Phase Change Memory
“A data storage device is a device for recording (storing) information (data). Recording can be done using virtually any form of energy, spanning from manual muscle power in handwriting, to acoustic vibrations in phonographic recording, to electromagnetic energy modulating magnetic tape and optical discs.
A storage device may hold information, process information, or both. A device that only holds information is a recording medium. Devices that process information (data storage equipment) may either access a separate portable (removable) recording medium or a permanent component to store and retrieve information.
Electronic data storage is storage which requires electrical power to store and retrieve that data. Most storage devices that do not require vision and a brain to read data fall into this category. Electromagnetic data may be stored in either an analog or digital format on a variety of media. This type of data is considered to be electronically encoded data, whether or not it is electronically stored in a semiconductor device, for it is certain that a semiconductor device was used to record it on its medium. Most electronically processed data storage media (including some forms of computer data storage) are considered permanent (non-volatile) storage, that is, the data will remain stored when power is removed from the device. In contrast, most electronically stored information within most types of semiconductor (computer chips) microcircuits are volatile memory, for it vanishes if power is removed.
With the exception of barcodes and OCR data, electronic data storage is easier to revise and may be more cost effective than alternative methods due to smaller physical space requirements and the ease of replacing (rewriting) data on the same medium. However, the durability of methods such as printed data is still superior to that of most electronic storage media. The durability limitations may be overcome with the ease of duplicating (backing-up) electronic data.”(Wikipedia, Data Storage Devices, 6/25/2012)
In certain embodiments, an electroactive (redox-active) molecule such as a porphyrin and/or metallocene is covalently attached (directly or through a linker) to a conductive surface such as gold or silicon. The electroactive molecule(s) can be oxidized, e.g., to a cationic state upon application of an applied potential. When the potential is removed, the molecules store charge for extended periods. This forms the basis of the memory storage device.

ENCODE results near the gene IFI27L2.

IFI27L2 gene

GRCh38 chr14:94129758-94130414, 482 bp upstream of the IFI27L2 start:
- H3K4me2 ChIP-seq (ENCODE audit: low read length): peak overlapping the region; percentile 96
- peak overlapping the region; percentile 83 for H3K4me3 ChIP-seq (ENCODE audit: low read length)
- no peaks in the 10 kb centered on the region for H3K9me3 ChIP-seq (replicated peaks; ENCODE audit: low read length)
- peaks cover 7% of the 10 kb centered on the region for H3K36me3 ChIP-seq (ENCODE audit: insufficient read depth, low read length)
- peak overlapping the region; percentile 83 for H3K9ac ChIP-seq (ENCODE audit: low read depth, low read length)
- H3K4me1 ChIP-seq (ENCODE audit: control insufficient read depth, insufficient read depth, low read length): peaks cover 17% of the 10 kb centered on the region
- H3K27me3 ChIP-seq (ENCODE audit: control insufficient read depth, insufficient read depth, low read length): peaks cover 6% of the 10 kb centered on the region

General challenges in fabricating a hybrid chip containing molecular materials for information storage include, but are not limited to the efficient and effective attachment (electrical coupling) of the charge-storage molecule to an electroactive surface, controlling placement of the charge storage molecule(s) and/or associated electrolyte(s), and controlled deposition/location not counterelectrodes. Particularly pressing problems are that often the methods for attachment of molecules to surfaces often require very high concentrations, high temperature, and/or the use of reactive intermediates (see, e.g. Cleland et al. (1995) J. Chem. Soc. Faraday Trans. 91: 4001-4003; Buriak (1999) Chem. Commun. 1051-1060; Linford et al. (1995) J. Am. Chem. Soc. 117: 3145-3155; Hamers et al. (2000) Acc. Chem. Res. 33: 617-624; Haber et al. (2000) J. Phys. Chem. B, 104: 9947-9950). Such conditions are readily applicable to small robust molecules but become less satisfactory and often fail altogether as the molecules become larger and/or more elaborate.
Another problem is associated with increased miniaturization of the electroactive memory elements. As the feature size of a memory cell shrinks to nanoscale dimensions, fewer and fewer molecules occupy the cell feature. Consequently, it becomes increasingly difficult to detect the stored charge
[Bocian, Liu and Lindsey, US Patent 8,231,941 (7/31/2012)]
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Roger D. Corneliussen
Maro Polymer Links
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Copyright 2012 by Roger D. Corneliussen.
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* Date of latest addition; date of first entry is 6/25/2012.